Kitchin LJ disagreed, holding that while it is not for the UKIPO to investigate the correctness of statements of fact made by the applicant, it may still intervene where those statements are obviously defective or insufficient, as here.


This decision is not a surprise and provides welcome certainty in a fast-evolving area of law. However it should be noted that the questions asked were quite narrow and the circumstances quite specific; there is no consideration of what would have happened had e.g. Thaler identified himself as the inventor using DABUS as a tool, and no consideration of wider issues such as the patentability of the "inventions".

On these specific circumstances though the law is clear; what Dr Thaler sought needs a change of law. Laing LJ said in the Court of Appeal: "Whether or not thinking machines were capable of devising inventions in 1977, it is clear to me that Parliament did not have them in mind when enacting this scheme. If patents are to be granted in respect of inventions made by machines, the 1977 Act will have to be amended."

Thaler has pursued this case in several jurisdictions (notably the EPO and US) with identical results, save in South Africa which does not substantively examine patent applications and therefore has not considered the same issues. Thaler also applied for US copyright registrations for digital artwork created by an AI system; the US Copyright Office refused because it lacked any human authorship, which was upheld by the District Court. Thaler's appeal is ongoing.

The legal landscape surrounding artificial intelligence is likely to see significant debate and movement in the coming months and we will continue to monitor and report on this.  See here our blog on the private members' bill on AI introduced in late 2023 (to which the Digital Secretary appeared oblivious when making a speech before the Science, Innovation and Technology Committee on 13 December 2023):  New UK Artificial Intelligence (Regulation) Bill introduced | Fieldfisher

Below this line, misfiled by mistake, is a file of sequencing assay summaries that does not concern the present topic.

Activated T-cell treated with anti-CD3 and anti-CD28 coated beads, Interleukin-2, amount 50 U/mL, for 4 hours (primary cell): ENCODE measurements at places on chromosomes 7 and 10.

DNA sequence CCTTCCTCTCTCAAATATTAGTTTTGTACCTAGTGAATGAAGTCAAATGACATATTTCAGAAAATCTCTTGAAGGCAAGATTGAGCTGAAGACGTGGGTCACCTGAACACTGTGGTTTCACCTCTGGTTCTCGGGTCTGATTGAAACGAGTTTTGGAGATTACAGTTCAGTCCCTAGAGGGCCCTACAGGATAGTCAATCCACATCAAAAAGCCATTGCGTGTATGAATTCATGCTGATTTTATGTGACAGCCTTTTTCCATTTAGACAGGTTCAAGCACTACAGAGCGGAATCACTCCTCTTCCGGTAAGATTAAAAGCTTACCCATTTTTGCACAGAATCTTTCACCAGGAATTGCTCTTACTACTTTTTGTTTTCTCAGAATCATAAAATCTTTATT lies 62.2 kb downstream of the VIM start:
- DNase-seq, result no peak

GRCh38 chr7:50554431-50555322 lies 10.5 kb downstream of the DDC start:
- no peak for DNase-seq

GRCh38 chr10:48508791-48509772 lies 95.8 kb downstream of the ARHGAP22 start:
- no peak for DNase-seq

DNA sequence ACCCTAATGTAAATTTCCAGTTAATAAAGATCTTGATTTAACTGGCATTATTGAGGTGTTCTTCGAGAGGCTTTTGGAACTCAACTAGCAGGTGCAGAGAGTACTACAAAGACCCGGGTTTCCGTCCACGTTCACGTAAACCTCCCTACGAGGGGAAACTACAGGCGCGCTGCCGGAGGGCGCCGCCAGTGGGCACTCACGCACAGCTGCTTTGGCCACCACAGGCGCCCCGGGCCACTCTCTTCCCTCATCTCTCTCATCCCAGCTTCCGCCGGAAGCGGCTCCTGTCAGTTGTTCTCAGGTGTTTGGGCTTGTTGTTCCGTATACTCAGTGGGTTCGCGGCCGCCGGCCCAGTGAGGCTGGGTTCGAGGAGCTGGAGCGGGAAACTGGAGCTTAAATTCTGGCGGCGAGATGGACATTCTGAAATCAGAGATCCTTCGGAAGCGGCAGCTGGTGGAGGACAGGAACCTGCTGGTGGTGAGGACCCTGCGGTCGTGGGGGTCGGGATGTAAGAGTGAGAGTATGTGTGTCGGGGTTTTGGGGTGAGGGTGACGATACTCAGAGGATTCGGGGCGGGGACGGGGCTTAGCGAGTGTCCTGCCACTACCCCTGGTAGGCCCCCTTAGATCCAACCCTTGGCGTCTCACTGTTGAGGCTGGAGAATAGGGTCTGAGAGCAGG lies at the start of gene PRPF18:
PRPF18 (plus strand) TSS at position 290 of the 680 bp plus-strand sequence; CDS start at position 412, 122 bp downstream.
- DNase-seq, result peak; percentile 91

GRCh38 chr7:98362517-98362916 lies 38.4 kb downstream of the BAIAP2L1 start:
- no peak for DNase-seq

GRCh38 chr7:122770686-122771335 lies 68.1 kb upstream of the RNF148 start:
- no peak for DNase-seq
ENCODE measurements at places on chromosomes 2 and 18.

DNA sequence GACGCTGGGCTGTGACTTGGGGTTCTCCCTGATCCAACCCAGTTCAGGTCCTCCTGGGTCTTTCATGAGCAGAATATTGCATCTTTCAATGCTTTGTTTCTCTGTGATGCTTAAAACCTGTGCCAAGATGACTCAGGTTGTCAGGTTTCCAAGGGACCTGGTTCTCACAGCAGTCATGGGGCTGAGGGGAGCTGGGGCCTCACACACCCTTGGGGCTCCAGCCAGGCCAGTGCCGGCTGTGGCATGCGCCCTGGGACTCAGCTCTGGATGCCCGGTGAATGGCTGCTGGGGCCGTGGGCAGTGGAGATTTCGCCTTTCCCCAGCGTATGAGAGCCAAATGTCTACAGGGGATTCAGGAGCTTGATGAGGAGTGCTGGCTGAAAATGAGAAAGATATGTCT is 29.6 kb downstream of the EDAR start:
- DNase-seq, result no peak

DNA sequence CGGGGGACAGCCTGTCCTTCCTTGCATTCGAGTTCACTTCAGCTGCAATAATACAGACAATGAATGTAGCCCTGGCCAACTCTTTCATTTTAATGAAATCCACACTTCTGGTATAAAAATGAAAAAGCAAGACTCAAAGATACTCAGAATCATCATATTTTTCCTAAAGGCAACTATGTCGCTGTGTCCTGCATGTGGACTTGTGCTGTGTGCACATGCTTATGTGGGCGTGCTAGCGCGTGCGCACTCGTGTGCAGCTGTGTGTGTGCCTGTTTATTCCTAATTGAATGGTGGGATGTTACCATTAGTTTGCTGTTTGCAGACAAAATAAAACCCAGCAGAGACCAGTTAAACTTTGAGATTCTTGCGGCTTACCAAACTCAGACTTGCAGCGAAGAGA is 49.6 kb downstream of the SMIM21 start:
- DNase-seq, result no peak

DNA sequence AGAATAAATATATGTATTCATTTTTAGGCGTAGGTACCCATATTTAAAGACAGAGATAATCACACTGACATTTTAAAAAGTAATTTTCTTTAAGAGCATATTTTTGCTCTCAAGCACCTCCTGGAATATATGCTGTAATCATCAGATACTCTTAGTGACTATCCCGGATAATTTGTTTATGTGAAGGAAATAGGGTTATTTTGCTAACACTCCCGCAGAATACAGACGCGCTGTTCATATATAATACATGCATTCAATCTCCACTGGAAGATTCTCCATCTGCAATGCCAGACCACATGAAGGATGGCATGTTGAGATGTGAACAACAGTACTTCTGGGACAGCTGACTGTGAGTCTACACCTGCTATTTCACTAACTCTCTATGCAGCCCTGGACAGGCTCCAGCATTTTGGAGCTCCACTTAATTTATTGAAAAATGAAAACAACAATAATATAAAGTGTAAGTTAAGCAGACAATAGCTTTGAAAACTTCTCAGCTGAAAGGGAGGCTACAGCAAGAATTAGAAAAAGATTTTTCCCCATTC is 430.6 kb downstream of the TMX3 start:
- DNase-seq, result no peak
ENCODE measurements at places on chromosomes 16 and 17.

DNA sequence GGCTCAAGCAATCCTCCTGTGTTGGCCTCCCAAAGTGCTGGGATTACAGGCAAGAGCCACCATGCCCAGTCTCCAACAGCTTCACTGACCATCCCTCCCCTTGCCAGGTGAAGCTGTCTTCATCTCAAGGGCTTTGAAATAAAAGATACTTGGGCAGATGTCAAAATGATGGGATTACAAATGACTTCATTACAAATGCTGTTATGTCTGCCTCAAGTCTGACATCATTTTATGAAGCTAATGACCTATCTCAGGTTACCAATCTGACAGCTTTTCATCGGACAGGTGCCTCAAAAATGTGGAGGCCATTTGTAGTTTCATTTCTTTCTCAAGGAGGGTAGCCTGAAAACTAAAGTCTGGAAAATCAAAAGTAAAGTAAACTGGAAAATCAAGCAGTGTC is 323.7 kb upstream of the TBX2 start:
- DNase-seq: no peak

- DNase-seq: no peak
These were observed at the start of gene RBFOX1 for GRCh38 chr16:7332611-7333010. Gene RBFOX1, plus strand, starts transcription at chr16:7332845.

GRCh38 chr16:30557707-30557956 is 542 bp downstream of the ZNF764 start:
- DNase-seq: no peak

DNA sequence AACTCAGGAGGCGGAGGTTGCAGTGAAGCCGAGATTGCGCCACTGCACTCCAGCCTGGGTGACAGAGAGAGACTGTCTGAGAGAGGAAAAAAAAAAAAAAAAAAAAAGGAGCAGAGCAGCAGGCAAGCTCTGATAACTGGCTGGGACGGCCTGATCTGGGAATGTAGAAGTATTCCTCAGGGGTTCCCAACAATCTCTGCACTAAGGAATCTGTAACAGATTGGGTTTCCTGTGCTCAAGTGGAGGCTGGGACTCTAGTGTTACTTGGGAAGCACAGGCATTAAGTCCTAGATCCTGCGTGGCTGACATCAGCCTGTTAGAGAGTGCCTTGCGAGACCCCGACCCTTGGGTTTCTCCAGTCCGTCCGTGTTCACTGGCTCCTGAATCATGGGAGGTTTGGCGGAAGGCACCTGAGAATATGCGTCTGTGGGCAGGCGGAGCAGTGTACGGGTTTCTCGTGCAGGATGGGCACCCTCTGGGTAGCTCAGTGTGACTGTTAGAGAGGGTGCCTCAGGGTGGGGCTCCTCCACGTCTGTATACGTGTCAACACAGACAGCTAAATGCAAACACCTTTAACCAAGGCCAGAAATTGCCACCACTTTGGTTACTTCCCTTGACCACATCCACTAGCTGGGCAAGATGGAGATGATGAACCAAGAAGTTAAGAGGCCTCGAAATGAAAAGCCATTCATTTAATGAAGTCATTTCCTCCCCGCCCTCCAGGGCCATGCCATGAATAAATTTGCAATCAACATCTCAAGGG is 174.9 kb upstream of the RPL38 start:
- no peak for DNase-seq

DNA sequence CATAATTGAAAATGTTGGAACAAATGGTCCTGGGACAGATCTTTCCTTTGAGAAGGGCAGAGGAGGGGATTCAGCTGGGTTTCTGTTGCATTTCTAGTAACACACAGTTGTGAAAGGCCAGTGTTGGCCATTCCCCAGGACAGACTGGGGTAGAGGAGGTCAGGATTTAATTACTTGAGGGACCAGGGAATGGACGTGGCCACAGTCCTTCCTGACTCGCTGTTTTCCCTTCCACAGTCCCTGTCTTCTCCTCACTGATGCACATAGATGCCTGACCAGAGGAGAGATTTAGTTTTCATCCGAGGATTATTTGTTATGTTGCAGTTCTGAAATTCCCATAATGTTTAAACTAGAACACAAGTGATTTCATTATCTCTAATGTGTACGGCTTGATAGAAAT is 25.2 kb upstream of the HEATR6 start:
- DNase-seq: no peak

Sections 7 & 13 PA

7 Right to apply for and obtain a patent.

(1) Any person may make an application for a patent either alone or jointly with another.

(2) A patent for an invention may be granted—

(a) primarily to the inventor or joint inventors;

(b) in preference to the foregoing, to any person or persons who, by virtue of any enactment or rule of law, or any foreign law or treaty or international convention, or by virtue of an enforceable term of any agreement entered into with the inventor before the making of the invention, was or were at the time of the making of the invention entitled to the whole of the property in it (other than equitable interests) in the United Kingdom;

(c) in any event, to the successor or successors in title of any person or persons mentioned in paragraph (a) or (b) above or any person so mentioned and the successor or successors in title of another person so mentioned;

and to no other person.

(3) In this Act ‘inventor’ in relation to an invention means the actual deviser of the invention and ‘joint inventor’ shall be construed accordingly.

(4) Except so far as the contrary is established, a person who makes an application for a patent shall be taken to be the person who is entitled under subsection (2) above to be granted a patent and two or more persons who make such an application jointly shall be taken to be the persons so entitled.

13 Mention of inventor.

(1) The inventor or joint inventors of an invention shall have a right to be mentioned as such in any patent granted for the invention and shall also have a right to be so mentioned if possible in any published application for a patent for the invention and, if not so mentioned, a right to be so mentioned in accordance with rules in a prescribed document.

(2) Unless he has already given the Patent Office the information hereinafter mentioned, an applicant for a patent shall within the prescribed period file with the Patent Office a statement—

(a) identifying the person or persons whom he believes to be the inventor or inventors; and

(b) where the applicant is not the sole inventor or the applicants are not the joint inventors, indicating the derivation of his or their right to be granted the patent; and, if he fails to do so, the application shall be taken to be withdrawn.

(3) Where a person has been mentioned as sole or joint inventor in pursuance of this section, any other person who alleges that the former ought not to have been so mentioned may at any time apply to the comptroller for a certificate to that effect, and the comptroller may issue such a certificate; and if he does so, he shall accordingly rectify any undistributed copies of the patent and of any documents prescribed for the purposes of subsection (1) above.

Areas of Expertise

Intellectual Property